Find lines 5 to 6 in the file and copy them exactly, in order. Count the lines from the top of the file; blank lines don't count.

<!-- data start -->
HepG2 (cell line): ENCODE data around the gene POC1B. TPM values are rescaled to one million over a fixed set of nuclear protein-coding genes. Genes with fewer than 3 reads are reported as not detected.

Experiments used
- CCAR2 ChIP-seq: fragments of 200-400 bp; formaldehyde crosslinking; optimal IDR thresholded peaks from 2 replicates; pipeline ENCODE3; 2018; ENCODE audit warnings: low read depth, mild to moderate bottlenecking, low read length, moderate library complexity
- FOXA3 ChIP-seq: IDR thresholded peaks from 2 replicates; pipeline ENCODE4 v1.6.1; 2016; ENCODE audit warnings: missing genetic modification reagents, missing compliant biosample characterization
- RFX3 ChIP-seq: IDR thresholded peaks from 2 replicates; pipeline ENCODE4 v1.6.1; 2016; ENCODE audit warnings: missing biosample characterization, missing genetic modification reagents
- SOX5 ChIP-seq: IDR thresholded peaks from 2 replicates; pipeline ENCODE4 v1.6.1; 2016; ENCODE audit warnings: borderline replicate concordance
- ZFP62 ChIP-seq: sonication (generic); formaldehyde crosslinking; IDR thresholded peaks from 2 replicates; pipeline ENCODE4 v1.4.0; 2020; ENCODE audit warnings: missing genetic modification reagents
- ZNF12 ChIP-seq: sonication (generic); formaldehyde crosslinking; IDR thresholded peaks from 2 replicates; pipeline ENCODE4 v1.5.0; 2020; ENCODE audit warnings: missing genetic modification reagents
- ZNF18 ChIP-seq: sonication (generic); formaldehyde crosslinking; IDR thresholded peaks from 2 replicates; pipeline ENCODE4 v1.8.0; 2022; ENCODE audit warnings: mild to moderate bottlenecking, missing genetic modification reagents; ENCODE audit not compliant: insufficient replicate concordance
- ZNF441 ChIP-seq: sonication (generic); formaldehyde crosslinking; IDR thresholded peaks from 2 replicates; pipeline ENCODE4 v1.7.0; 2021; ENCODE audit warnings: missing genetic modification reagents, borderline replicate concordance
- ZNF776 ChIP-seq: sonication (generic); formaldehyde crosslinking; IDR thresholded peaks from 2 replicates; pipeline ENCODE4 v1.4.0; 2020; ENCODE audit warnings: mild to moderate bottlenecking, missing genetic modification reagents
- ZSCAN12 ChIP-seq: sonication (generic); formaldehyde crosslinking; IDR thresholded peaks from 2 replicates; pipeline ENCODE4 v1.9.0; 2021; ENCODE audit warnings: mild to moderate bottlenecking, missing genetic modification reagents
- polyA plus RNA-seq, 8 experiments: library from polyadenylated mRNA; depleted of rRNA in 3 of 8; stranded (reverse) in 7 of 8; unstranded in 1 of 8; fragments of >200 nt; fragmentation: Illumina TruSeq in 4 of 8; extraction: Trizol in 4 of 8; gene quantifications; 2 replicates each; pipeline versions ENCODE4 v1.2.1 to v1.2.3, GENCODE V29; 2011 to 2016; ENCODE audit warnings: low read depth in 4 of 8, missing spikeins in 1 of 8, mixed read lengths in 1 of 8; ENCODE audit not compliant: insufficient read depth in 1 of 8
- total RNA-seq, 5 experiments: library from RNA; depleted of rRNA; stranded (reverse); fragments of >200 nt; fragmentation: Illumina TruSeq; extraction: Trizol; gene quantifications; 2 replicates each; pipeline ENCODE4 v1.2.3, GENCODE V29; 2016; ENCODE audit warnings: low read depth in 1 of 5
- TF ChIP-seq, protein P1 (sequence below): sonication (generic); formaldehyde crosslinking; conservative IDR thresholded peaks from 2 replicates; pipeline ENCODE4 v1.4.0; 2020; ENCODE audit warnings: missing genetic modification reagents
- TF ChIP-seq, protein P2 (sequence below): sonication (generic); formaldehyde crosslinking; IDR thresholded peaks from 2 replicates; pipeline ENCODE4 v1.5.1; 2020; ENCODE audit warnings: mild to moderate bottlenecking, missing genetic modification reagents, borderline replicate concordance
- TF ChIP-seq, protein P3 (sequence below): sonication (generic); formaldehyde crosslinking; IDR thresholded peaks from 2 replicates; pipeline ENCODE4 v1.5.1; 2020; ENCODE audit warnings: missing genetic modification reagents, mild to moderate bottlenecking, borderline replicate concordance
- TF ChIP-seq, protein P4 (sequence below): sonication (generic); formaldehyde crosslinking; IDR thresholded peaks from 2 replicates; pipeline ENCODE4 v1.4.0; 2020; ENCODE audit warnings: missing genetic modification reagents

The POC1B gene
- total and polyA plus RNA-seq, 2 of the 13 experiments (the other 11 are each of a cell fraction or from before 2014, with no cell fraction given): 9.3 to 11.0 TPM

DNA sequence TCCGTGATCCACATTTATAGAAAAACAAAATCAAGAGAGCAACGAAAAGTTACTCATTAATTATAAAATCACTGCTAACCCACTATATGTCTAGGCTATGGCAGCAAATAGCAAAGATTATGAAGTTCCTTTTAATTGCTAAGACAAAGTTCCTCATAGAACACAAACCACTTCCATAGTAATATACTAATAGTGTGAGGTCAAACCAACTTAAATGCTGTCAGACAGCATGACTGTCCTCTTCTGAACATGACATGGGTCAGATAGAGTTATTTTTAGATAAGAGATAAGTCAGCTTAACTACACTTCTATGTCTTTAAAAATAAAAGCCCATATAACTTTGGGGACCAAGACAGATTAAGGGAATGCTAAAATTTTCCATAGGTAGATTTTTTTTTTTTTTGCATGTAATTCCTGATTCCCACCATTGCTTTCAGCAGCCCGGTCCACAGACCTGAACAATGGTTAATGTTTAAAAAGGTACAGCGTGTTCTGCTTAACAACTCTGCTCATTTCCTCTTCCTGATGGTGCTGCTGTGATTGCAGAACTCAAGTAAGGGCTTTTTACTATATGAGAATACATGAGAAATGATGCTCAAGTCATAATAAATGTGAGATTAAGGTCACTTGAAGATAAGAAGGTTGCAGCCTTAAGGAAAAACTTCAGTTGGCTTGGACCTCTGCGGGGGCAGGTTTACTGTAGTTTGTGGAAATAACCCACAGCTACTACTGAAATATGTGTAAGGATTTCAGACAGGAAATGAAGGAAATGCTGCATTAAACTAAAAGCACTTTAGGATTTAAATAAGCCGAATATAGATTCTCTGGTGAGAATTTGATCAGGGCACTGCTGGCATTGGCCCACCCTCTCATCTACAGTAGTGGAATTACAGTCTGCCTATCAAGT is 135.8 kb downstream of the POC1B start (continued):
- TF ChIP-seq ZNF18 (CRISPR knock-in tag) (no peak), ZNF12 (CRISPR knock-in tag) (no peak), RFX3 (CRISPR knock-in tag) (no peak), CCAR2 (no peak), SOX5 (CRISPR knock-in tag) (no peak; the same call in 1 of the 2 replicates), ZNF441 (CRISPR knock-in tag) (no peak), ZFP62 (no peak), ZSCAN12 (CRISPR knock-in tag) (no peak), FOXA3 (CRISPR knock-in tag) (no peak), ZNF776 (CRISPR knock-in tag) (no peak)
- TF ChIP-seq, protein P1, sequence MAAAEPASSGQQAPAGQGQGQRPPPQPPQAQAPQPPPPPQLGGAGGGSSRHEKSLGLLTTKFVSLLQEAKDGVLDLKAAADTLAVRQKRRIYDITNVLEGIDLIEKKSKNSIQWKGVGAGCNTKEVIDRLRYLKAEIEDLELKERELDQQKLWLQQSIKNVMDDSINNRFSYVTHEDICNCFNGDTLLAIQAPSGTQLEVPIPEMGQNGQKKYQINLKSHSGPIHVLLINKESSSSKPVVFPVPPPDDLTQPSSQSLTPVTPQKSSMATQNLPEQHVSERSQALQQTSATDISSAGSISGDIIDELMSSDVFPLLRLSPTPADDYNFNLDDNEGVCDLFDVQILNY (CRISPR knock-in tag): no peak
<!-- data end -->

- RFX3 ChIP-seq: IDR thresholded peaks from 2 replicates; pipeline ENCODE4 v1.6.1; 2016; ENCODE audit warnings: missing biosample characterization, missing genetic modification reagents
- SOX5 ChIP-seq: IDR thresholded peaks from 2 replicates; pipeline ENCODE4 v1.6.1; 2016; ENCODE audit warnings: borderline replicate concordance